Batman: The Killing Joke – Book Review

Written by Alan Moore
Illustrated by Brian Bolland

 

Characters:
The Joker
Bruce Wayne/Batman
Barbara Gordan
Jim Gordan 

Technically this is a graphic novel review. 
Batman: The Killing Joke is a 44-page graphic novel, released in 1988, that focuses on two major plots: The Joker’s master plan through the course of the present, and his origin story. 
I read the recoloured version, in which the origin story sections were mostly colourless, so it was easy to distinguish between the two. 
However, this review will focus on the primary story. The Joker is on a quest to send a message, a message that even the most civilised of people can crack to insanity. What he’s really doing is trying to show why he isn’t so different to everyone else, and that is really something that I liked. It made The Joker deep, and you could see why he was doing what he was  doing. 
What he was doing was terrorising Jim Gordan. He went to his house and shot his daughter Barbara, paralysing her from the waist down. (Fun fact: Barbara was Batgirl, but after this event, she became Oracle, Batman’s technical assistant who provides him with information about anything he needs). He then captured Gordan, and stripped Barbara down, taking pictures of her (This is not for children). He then used those same pictures to try and mess with Gordan, and was really trying to get to him.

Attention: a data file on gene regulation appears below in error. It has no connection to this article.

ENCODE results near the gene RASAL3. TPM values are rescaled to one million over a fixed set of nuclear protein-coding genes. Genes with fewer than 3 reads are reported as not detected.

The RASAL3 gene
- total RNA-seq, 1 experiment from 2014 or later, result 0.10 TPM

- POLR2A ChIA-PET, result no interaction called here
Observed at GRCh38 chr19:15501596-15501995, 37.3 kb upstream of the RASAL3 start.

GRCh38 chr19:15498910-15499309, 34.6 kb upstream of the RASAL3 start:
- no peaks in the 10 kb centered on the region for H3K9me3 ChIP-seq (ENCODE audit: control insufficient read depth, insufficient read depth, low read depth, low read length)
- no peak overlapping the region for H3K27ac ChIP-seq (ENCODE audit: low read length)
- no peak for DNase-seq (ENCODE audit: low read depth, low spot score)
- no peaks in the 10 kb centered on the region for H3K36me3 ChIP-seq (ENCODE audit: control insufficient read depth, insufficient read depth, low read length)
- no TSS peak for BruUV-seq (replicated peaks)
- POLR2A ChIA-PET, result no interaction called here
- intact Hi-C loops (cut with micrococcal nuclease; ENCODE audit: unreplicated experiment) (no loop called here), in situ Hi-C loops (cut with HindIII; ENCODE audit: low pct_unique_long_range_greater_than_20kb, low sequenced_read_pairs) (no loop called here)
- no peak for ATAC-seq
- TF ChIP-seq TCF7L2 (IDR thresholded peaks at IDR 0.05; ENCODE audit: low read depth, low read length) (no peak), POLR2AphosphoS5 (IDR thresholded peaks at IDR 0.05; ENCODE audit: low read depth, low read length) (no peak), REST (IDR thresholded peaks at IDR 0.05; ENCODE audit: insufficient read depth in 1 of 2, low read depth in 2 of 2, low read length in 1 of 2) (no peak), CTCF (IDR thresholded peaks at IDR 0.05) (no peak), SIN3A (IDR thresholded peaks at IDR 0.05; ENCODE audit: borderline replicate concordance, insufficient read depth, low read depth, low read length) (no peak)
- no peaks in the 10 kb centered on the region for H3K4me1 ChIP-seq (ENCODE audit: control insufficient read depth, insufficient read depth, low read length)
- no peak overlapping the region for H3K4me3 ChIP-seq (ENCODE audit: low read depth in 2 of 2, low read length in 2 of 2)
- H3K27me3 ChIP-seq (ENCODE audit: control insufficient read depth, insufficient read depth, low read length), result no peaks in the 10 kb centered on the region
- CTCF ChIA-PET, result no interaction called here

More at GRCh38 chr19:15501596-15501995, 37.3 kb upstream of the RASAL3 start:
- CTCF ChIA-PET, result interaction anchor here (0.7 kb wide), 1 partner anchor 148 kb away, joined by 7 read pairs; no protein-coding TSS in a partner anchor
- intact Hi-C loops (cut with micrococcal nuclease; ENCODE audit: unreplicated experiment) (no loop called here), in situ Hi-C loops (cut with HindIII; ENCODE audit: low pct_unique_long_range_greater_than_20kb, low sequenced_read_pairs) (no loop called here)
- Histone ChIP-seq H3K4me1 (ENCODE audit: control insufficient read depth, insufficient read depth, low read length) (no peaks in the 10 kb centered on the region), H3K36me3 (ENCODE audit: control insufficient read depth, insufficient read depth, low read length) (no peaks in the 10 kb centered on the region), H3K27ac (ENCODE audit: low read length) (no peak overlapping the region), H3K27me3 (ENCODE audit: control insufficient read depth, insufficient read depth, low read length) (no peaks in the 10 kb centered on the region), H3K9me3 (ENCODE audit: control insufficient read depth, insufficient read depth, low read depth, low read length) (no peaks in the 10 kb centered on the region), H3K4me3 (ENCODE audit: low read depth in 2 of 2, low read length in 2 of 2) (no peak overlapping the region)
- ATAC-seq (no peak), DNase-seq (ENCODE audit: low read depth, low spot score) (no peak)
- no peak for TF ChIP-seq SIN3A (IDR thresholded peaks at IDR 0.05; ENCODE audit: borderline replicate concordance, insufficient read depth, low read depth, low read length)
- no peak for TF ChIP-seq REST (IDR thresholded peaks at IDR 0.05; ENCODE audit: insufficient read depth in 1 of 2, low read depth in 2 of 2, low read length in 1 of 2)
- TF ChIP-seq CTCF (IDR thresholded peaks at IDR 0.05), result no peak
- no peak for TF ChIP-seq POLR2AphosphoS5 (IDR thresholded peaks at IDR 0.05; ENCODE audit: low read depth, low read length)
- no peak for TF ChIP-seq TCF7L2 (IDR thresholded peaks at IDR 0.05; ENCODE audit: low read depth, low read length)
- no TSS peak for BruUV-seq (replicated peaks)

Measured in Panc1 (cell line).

At the same time, Bruce Wayne has realised that in the end, either him or The Joker would have to kill the other. They were destined to meet forever until one rid the other of existence. This made Batman’s quest in this book unique: He wanted to help The Joker, settle their differences. He tries so much to learn about his nemesis but, even as The World’s Greatest Detective, he just can’t.
The acts that The Joker performs on two people so close to Batman in this book takes a toll on The Dark Knight, and he has an interesting character arc. 
This book really is a Joker story though. Batman is barely in it. 
The climax is on a really small scale. Which is perfect. It was so personal between The Joker and Batman, and the ending was left to speculate on. Did that actually happen? I’m not going to spoil what ‘that’ is, for anyone that wants to read it. But for comic fans, you know what I’m talking about.
In any case, this is considered a classic for a reason. On a scale where ‘M’ is the lowest rating and ‘R’ is the highest, with the highlighted letter being the rating:

Batman: The Killing Joke – MIHIR

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